Maps have always been important. Fifteenth century mariners couldn’t have gone around the Cape of Good Hope or made it to the new world without them. How can you plan for something when you aren’t aware of its existence? In fact, if Christopher Columbus hadn’t had a map that showed India a lot closer to Spain than it really is, the people who were here already wouldn’t be called Indians.
Maps split big geographies into pieces we can understand and work with. Instead of looking at all the roads in a state, we can focus on the roads around us. Our ability to understand where we are and how to get where we want to go is enhanced. Marketing maps are equally valuable. If you run a TV station, you’re unlikely to send sales people outside your DMA – the area that defines your signal coverage. For newspapers, the NDM (Newspaper Designated Market) has long served the same purpose. Other media have maps of their own. Postal routes and sectional centers are important to direct mailers. Cable MSOs need to see where the wire has been laid.
In fact, as of right now there’s only one major media choice with no map – no marketing geography – of its own: digital media, where more marketers make their money every day. Until now, digital marketers have seen their plans shoehorned into the brown wingtips of legacy media geographies, some too big, some too small, none just right.
At Borrell, we’ve been delving into this issue for more than five years. And this year, we’ve come up with a viable solution.
In a few weeks, you will see the unveiling of our DMR (Digital Marketing Region) geography – the first effort to define a marketing map specifically designed for new media. We’d put a trademark after the name like Nielsen does with DMA™, but we have no delusions of controlling or restricting usage of the name. We want everyone using it – and giving us feedback on how it might be improved.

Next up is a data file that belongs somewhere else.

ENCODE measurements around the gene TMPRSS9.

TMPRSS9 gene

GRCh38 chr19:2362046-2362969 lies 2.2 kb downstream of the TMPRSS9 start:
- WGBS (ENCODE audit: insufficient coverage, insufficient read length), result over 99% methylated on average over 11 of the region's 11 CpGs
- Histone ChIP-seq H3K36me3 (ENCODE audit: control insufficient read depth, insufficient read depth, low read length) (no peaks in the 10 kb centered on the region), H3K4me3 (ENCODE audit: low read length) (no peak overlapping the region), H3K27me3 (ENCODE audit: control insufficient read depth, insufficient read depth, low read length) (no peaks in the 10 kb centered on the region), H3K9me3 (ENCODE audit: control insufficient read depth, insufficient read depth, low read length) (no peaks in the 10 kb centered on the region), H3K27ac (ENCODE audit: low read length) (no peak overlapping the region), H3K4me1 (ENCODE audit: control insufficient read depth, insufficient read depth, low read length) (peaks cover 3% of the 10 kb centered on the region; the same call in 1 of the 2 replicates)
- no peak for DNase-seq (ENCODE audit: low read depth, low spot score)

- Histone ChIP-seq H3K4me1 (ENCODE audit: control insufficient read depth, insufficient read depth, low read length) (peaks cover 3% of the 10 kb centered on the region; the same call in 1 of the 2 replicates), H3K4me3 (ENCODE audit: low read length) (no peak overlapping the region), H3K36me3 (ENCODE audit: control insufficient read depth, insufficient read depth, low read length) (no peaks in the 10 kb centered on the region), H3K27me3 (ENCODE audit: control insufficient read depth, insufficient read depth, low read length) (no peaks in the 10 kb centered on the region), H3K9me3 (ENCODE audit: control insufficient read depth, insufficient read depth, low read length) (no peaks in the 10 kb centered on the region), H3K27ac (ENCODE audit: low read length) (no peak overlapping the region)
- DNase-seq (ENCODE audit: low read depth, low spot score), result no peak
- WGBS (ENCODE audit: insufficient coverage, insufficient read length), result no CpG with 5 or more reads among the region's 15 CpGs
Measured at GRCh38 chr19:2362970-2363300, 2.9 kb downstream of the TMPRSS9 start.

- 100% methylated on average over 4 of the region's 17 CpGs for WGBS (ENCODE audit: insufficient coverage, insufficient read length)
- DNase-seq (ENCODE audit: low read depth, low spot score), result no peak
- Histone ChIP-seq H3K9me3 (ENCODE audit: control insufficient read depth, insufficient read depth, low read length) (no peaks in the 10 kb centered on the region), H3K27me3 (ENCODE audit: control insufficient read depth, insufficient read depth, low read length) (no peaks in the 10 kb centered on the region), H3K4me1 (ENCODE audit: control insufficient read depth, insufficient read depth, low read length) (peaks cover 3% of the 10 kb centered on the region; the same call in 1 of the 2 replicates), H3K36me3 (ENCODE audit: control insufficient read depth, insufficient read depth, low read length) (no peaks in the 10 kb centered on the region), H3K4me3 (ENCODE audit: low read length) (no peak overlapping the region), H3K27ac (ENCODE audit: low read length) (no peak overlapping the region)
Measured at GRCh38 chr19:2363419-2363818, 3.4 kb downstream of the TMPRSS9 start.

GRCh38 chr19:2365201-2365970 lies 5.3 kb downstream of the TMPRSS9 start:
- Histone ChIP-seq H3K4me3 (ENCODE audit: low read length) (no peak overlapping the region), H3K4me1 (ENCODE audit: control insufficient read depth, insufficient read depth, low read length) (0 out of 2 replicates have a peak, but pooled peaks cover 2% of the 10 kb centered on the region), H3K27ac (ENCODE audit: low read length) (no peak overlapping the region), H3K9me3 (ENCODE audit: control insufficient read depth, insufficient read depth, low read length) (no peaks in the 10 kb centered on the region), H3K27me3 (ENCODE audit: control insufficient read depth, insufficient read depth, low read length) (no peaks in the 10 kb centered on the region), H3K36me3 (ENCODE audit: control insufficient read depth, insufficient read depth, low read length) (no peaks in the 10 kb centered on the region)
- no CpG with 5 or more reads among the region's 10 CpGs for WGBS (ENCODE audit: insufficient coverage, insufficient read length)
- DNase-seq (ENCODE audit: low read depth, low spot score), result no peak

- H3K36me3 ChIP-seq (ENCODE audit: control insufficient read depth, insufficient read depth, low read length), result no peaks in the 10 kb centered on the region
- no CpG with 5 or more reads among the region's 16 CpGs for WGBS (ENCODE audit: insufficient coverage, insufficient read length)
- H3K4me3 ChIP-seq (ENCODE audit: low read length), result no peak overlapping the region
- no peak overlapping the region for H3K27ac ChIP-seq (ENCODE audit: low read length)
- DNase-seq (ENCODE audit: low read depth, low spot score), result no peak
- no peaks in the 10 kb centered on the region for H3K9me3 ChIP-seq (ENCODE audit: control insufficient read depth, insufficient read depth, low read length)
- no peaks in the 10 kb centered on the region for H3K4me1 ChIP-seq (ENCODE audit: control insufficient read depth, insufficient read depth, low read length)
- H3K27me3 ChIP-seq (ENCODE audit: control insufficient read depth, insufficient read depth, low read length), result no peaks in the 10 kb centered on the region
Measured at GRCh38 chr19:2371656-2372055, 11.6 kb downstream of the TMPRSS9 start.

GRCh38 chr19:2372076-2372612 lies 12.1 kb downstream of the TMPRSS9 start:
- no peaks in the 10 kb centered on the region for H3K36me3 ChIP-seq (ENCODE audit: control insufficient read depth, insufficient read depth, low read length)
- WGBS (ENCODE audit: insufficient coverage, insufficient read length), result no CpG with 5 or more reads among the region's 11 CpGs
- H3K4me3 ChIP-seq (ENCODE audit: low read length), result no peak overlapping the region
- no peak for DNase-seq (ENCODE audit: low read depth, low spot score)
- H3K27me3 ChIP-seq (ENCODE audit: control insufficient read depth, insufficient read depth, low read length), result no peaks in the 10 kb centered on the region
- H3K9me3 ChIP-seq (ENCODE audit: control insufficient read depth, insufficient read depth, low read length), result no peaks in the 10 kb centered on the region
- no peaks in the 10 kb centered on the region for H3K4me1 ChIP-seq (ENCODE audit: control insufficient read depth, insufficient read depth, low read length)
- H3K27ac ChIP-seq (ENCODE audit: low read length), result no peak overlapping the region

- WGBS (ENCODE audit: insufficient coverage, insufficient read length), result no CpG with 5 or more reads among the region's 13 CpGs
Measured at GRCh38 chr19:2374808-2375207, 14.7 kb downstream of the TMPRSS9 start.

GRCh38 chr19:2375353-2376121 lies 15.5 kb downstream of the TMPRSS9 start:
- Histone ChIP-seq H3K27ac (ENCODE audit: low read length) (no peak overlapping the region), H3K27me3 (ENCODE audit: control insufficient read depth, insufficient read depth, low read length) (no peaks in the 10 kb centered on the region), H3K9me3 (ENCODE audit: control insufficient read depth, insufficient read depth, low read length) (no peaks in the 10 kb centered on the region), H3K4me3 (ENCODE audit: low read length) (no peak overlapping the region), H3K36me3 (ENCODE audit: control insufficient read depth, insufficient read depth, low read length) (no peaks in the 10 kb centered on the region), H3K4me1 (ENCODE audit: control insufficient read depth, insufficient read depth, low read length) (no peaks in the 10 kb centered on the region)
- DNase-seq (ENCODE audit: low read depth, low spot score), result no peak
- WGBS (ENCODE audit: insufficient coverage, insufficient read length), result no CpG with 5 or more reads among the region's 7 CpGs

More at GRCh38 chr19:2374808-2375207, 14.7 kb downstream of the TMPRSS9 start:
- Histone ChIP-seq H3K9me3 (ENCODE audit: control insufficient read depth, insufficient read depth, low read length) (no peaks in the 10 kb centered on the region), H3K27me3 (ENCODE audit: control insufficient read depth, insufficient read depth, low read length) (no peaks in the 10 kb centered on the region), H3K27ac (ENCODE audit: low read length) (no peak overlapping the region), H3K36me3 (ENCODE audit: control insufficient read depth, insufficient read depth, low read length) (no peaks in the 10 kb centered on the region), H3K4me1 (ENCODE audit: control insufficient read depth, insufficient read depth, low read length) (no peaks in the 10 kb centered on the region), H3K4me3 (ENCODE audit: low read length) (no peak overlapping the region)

A DMR’s footprint is based on the boundaries of local online marketing spending. There are three key benefits of using this new geography:
- Sales people can be allocated to specific areas where locally spent digital advertising is most prevalent. Coverage and closed sales can improve.
- Market share can rise, as marketing efforts are compared to better-defined territories.
- Benchmarking becomes more relevant, as sales organizations will be able to compare their performance with others in similar-size digital regions.
We haven’t developed DMRs in a vacuum. Other media companies have provided feedback as we’ve assembled the new shoe. It won’t end there, either. After the initial release of our DMR, we hope to get a lot of critique from digital marketers. Some may want counties added to a region. Others may want some removed. We look forward to this exchange of ideas. They will only make the geography stronger and more useful.
After all, given the share new media holds of total marketing budgets, isn’t it high time we had our own maps?